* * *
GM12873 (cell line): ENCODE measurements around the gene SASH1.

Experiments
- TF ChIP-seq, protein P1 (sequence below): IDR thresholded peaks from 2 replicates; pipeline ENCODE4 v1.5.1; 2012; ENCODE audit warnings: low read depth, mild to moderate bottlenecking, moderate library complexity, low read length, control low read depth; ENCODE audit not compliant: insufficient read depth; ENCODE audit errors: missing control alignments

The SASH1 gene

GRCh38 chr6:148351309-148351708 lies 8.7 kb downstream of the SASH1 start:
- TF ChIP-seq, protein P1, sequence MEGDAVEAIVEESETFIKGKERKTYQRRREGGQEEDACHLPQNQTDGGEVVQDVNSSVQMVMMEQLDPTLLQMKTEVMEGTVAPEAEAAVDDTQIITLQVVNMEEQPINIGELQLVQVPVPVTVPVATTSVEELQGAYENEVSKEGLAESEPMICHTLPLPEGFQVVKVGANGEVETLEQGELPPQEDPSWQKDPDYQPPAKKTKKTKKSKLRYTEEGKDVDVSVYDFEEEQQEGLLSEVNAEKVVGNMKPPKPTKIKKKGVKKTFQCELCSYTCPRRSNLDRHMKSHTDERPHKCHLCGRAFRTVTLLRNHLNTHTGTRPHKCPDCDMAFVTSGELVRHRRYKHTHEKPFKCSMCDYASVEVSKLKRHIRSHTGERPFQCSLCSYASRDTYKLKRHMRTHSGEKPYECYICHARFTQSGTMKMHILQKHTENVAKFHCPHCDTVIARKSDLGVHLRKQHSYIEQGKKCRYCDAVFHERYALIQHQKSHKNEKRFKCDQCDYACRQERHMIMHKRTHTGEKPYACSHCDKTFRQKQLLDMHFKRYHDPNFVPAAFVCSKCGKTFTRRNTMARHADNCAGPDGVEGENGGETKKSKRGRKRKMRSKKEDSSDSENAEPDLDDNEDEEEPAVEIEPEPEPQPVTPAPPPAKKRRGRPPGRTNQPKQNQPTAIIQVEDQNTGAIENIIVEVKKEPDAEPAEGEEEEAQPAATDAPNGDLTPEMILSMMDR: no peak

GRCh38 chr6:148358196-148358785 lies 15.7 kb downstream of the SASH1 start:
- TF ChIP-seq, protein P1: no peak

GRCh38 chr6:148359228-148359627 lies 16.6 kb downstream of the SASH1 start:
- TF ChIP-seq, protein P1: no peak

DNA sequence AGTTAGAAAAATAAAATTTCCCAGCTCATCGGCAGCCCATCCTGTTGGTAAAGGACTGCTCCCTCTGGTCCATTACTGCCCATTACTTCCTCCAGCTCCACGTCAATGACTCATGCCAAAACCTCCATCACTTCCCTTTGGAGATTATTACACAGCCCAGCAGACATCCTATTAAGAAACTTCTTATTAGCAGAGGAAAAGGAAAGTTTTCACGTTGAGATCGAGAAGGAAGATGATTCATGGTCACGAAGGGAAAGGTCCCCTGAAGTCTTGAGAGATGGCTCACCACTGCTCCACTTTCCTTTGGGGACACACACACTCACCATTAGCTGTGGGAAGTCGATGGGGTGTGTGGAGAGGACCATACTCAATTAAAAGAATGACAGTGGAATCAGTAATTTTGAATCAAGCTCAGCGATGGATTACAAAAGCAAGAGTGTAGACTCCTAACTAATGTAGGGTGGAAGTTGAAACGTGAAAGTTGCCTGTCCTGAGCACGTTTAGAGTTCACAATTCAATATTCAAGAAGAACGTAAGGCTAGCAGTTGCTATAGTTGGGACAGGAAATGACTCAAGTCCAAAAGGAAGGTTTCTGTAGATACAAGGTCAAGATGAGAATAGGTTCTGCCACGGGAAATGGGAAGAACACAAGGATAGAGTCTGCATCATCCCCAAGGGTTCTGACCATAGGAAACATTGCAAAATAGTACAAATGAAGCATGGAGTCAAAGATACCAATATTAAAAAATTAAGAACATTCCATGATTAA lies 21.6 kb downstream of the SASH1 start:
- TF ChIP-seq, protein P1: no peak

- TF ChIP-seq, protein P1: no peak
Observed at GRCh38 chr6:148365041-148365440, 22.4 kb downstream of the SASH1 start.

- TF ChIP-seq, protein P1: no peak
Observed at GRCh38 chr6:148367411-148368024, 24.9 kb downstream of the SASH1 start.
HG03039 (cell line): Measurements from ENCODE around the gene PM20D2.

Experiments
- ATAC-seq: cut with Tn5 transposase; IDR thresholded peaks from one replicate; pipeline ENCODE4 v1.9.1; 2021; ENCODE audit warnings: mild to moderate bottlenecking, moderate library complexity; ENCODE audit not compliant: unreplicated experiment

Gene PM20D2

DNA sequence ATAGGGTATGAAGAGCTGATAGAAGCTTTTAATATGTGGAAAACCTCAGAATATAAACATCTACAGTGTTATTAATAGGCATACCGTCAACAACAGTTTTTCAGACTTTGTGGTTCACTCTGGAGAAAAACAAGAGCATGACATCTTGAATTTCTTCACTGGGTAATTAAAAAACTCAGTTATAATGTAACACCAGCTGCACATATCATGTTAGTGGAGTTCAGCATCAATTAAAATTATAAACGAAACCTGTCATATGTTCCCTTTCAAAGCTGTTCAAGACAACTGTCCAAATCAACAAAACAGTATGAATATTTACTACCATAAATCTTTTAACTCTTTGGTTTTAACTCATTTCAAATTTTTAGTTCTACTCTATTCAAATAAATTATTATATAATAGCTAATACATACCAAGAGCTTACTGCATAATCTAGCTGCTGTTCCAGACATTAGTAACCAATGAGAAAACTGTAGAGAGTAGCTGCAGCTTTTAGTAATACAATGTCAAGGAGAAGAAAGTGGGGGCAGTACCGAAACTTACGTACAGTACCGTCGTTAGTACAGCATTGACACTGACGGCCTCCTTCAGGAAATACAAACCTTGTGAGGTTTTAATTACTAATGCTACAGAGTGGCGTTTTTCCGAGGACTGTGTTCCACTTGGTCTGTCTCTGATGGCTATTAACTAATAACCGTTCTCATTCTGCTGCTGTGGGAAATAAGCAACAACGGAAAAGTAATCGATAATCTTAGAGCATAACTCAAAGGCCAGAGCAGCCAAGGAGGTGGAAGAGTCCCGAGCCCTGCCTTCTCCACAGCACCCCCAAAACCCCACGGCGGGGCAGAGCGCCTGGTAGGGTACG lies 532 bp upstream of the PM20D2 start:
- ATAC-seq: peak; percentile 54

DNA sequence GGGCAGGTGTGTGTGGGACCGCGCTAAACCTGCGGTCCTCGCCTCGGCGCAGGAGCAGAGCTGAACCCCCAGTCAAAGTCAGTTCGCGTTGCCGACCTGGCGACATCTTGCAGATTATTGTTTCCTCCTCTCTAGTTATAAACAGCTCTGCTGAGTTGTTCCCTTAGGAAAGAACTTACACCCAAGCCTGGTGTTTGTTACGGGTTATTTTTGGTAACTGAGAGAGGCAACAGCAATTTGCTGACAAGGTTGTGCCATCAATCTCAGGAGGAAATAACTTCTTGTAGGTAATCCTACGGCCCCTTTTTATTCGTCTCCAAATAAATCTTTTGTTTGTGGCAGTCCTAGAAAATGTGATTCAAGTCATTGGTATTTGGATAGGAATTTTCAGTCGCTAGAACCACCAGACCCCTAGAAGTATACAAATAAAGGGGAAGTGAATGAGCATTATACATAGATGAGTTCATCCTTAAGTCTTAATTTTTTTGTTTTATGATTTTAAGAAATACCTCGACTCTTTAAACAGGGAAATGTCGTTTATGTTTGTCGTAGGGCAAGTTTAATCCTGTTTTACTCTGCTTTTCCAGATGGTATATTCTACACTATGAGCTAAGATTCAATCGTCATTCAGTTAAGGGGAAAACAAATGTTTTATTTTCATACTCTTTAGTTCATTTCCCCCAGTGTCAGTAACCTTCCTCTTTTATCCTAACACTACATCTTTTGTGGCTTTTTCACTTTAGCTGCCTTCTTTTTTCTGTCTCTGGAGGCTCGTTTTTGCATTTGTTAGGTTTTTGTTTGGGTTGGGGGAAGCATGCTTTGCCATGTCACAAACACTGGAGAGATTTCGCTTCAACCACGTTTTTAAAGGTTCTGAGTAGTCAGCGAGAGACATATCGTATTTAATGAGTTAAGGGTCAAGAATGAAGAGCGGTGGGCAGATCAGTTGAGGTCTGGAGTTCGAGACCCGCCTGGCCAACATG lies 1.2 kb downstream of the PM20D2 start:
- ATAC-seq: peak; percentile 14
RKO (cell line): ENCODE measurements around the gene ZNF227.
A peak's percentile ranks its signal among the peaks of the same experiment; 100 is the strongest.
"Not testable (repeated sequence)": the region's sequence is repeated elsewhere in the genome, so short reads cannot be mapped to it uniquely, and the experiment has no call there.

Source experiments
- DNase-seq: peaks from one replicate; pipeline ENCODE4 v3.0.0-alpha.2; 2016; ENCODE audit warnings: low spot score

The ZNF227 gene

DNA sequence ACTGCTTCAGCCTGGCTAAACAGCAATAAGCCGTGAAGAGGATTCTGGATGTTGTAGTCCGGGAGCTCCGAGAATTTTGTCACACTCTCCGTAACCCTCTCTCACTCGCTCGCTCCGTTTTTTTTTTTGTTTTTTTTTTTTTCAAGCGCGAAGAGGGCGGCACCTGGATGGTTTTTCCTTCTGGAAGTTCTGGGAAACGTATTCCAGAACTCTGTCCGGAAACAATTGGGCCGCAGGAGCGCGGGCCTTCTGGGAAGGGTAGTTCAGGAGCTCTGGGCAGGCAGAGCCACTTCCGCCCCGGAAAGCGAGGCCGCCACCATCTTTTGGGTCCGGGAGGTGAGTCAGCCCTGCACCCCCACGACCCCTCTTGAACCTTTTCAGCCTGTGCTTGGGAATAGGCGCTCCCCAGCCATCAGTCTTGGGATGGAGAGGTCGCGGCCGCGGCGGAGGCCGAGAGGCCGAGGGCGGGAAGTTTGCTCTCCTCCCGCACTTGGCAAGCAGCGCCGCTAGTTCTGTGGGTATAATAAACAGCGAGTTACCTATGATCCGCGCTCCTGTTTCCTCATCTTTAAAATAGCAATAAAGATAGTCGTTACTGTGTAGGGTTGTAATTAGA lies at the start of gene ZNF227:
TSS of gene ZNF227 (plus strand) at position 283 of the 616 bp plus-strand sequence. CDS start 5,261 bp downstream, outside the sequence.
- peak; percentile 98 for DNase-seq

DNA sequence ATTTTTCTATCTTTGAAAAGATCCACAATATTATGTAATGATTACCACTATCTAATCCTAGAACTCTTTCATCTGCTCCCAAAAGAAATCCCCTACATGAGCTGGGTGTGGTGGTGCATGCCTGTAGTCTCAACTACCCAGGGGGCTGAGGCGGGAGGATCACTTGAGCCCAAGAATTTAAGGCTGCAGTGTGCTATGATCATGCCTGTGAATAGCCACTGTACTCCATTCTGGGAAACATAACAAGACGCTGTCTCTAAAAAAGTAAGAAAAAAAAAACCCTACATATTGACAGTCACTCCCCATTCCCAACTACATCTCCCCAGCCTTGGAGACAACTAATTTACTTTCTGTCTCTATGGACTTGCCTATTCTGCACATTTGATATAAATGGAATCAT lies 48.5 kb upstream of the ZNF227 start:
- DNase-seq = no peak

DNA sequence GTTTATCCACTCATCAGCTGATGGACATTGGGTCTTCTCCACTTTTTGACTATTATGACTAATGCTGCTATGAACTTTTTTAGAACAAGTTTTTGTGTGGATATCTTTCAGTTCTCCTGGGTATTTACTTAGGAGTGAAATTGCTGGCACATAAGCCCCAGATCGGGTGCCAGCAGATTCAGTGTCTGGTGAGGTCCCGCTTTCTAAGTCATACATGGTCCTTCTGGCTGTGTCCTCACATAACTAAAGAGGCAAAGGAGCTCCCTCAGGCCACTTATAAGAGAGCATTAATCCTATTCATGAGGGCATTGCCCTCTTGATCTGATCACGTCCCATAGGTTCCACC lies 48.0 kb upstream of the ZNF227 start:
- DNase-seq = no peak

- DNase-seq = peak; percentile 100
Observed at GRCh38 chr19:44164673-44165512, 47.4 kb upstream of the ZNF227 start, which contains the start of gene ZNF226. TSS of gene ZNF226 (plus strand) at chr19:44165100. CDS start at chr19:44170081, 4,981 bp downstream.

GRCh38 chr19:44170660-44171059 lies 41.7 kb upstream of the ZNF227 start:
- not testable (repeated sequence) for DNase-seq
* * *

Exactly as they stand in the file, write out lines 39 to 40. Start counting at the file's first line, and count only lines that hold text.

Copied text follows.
Observed at GRCh38 chr19:44164673-44165512, 47.4 kb upstream of the ZNF227 start, which contains the start of gene ZNF226. TSS of gene ZNF226 (plus strand) at chr19:44165100. CDS start at chr19:44170081, 4,981 bp downstream.

GRCh38 chr19:44170660-44171059 lies 41.7 kb upstream of the ZNF227 start: